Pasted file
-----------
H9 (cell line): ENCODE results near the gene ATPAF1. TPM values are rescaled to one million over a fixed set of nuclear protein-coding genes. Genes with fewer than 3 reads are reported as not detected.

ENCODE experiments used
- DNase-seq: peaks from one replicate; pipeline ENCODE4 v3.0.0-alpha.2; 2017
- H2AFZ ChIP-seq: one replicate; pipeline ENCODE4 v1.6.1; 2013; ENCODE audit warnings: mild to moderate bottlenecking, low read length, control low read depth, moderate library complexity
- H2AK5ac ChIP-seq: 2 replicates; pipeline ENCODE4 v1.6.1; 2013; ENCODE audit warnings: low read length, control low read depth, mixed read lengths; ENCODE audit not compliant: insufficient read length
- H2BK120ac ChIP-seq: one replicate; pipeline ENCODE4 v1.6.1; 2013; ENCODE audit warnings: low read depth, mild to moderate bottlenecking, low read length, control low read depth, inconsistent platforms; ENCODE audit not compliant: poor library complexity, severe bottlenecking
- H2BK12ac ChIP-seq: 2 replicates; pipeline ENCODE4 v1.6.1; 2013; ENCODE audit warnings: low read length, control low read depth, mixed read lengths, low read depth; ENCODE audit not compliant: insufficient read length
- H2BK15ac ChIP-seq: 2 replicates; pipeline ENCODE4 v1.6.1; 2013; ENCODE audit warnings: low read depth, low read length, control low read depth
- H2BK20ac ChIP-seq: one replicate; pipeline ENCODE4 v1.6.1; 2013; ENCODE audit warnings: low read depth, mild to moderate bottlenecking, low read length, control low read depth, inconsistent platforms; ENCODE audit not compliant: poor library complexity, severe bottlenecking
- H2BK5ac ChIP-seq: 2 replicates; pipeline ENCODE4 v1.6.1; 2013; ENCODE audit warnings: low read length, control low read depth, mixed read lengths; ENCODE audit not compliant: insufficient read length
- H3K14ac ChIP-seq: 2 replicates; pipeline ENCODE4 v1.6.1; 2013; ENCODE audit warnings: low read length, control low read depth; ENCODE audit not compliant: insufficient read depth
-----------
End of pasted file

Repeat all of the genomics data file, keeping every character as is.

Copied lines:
H9 (cell line): ENCODE results near the gene ATPAF1. TPM values are rescaled to one million over a fixed set of nuclear protein-coding genes. Genes with fewer than 3 reads are reported as not detected.

ENCODE experiments used
- DNase-seq: peaks from one replicate; pipeline ENCODE4 v3.0.0-alpha.2; 2017
- H2AFZ ChIP-seq: one replicate; pipeline ENCODE4 v1.6.1; 2013; ENCODE audit warnings: mild to moderate bottlenecking, low read length, control low read depth, moderate library complexity
- H2AK5ac ChIP-seq: 2 replicates; pipeline ENCODE4 v1.6.1; 2013; ENCODE audit warnings: low read length, control low read depth, mixed read lengths; ENCODE audit not compliant: insufficient read length
- H2BK120ac ChIP-seq: one replicate; pipeline ENCODE4 v1.6.1; 2013; ENCODE audit warnings: low read depth, mild to moderate bottlenecking, low read length, control low read depth, inconsistent platforms; ENCODE audit not compliant: poor library complexity, severe bottlenecking
- H2BK12ac ChIP-seq: 2 replicates; pipeline ENCODE4 v1.6.1; 2013; ENCODE audit warnings: low read length, control low read depth, mixed read lengths, low read depth; ENCODE audit not compliant: insufficient read length
- H2BK15ac ChIP-seq: 2 replicates; pipeline ENCODE4 v1.6.1; 2013; ENCODE audit warnings: low read depth, low read length, control low read depth
- H2BK20ac ChIP-seq: one replicate; pipeline ENCODE4 v1.6.1; 2013; ENCODE audit warnings: low read depth, mild to moderate bottlenecking, low read length, control low read depth, inconsistent platforms; ENCODE audit not compliant: poor library complexity, severe bottlenecking
- H2BK5ac ChIP-seq: 2 replicates; pipeline ENCODE4 v1.6.1; 2013; ENCODE audit warnings: low read length, control low read depth, mixed read lengths; ENCODE audit not compliant: insufficient read length
- H3K14ac ChIP-seq: 2 replicates; pipeline ENCODE4 v1.6.1; 2013; ENCODE audit warnings: low read length, control low read depth; ENCODE audit not compliant: insufficient read depth